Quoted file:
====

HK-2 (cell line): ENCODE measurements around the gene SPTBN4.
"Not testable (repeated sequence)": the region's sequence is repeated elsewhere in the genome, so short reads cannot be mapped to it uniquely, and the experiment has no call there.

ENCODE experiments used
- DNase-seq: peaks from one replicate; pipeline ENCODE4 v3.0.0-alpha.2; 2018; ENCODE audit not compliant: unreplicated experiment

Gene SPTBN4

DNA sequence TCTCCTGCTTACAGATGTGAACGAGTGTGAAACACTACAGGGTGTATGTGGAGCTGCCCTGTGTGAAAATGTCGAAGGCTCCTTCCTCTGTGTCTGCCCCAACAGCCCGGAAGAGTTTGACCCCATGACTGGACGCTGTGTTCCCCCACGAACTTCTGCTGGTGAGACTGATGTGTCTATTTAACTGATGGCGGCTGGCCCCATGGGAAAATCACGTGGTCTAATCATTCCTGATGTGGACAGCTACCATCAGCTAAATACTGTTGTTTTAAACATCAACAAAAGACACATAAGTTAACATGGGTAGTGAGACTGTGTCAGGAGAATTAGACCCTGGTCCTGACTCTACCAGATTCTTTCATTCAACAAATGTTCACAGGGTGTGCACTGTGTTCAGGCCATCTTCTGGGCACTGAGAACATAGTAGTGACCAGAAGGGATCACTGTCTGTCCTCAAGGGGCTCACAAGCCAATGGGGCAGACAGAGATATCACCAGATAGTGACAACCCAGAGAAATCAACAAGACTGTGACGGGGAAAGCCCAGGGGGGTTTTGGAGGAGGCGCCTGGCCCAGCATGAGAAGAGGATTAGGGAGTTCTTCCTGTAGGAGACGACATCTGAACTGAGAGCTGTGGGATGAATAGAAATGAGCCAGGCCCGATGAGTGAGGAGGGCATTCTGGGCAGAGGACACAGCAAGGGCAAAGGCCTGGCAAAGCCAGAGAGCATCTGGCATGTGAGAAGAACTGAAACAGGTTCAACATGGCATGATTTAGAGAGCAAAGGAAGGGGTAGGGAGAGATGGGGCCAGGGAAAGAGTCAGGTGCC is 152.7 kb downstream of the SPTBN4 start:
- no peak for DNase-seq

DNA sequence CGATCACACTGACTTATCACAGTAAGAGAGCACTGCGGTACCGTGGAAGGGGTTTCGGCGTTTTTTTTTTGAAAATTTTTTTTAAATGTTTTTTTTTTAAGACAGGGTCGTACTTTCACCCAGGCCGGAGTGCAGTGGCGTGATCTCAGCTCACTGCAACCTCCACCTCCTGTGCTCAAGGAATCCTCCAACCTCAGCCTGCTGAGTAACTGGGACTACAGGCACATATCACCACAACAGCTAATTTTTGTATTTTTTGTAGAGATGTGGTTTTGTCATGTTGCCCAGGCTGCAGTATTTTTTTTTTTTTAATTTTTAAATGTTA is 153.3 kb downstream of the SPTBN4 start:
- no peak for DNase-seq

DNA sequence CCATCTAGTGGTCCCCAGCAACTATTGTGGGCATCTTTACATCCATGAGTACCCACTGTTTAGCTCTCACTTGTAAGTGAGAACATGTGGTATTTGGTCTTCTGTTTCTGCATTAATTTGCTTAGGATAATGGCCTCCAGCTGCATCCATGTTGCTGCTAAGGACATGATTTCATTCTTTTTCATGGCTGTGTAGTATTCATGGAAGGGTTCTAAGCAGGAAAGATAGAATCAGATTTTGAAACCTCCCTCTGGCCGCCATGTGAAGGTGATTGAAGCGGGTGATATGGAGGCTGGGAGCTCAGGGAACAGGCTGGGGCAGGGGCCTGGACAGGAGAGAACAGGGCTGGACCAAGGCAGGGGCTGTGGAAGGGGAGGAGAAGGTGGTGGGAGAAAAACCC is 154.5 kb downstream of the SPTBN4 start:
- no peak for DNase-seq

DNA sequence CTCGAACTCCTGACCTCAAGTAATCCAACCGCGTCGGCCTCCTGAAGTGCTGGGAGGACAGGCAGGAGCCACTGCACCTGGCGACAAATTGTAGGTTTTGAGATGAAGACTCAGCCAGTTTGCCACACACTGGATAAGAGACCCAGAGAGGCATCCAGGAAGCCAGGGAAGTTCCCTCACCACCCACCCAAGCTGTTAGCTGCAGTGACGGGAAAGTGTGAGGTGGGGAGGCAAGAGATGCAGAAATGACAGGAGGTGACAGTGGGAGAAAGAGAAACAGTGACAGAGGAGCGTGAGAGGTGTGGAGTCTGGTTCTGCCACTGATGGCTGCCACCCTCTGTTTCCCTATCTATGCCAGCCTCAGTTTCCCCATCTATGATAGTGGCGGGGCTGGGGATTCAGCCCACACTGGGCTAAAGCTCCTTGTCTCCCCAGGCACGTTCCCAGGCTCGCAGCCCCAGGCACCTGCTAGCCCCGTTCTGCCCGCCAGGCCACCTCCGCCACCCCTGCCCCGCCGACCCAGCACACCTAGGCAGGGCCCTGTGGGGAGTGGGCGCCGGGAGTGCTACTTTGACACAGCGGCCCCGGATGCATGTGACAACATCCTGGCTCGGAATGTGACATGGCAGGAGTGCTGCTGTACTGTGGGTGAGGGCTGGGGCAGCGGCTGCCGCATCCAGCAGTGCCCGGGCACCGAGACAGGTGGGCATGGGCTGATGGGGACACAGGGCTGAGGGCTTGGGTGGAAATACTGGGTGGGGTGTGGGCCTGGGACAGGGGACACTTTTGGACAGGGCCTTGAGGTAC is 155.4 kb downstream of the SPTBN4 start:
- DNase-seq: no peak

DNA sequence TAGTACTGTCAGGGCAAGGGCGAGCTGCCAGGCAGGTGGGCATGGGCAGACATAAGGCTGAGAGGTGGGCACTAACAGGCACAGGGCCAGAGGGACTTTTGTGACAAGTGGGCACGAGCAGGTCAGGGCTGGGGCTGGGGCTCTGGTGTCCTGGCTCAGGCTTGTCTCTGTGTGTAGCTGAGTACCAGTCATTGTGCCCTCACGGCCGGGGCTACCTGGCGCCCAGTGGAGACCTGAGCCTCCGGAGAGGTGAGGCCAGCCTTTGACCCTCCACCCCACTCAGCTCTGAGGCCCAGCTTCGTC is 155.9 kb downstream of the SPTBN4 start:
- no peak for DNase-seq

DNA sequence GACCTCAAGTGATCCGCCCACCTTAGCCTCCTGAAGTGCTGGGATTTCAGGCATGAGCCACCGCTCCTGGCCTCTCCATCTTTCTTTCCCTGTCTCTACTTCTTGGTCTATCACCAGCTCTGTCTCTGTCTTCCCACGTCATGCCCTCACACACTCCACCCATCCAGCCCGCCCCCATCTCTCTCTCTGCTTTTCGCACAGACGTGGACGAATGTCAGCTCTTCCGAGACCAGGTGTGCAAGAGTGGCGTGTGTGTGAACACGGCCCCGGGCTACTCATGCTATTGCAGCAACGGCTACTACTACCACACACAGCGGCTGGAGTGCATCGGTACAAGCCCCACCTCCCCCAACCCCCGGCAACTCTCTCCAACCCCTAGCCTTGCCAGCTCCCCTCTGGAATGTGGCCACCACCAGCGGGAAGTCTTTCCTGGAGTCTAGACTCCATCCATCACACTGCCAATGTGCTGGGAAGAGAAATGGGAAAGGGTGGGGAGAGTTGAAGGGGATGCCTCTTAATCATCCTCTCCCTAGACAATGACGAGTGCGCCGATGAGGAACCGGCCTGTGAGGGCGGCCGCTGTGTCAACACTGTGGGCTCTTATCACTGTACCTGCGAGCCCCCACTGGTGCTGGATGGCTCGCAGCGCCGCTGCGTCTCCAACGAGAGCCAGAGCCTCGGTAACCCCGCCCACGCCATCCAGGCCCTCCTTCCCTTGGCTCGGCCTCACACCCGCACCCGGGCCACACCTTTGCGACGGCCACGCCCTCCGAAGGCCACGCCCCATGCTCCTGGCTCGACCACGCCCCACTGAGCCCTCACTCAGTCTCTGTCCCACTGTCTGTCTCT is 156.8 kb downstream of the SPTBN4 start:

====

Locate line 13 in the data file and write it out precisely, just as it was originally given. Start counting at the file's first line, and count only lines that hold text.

- DNase-seq: no peak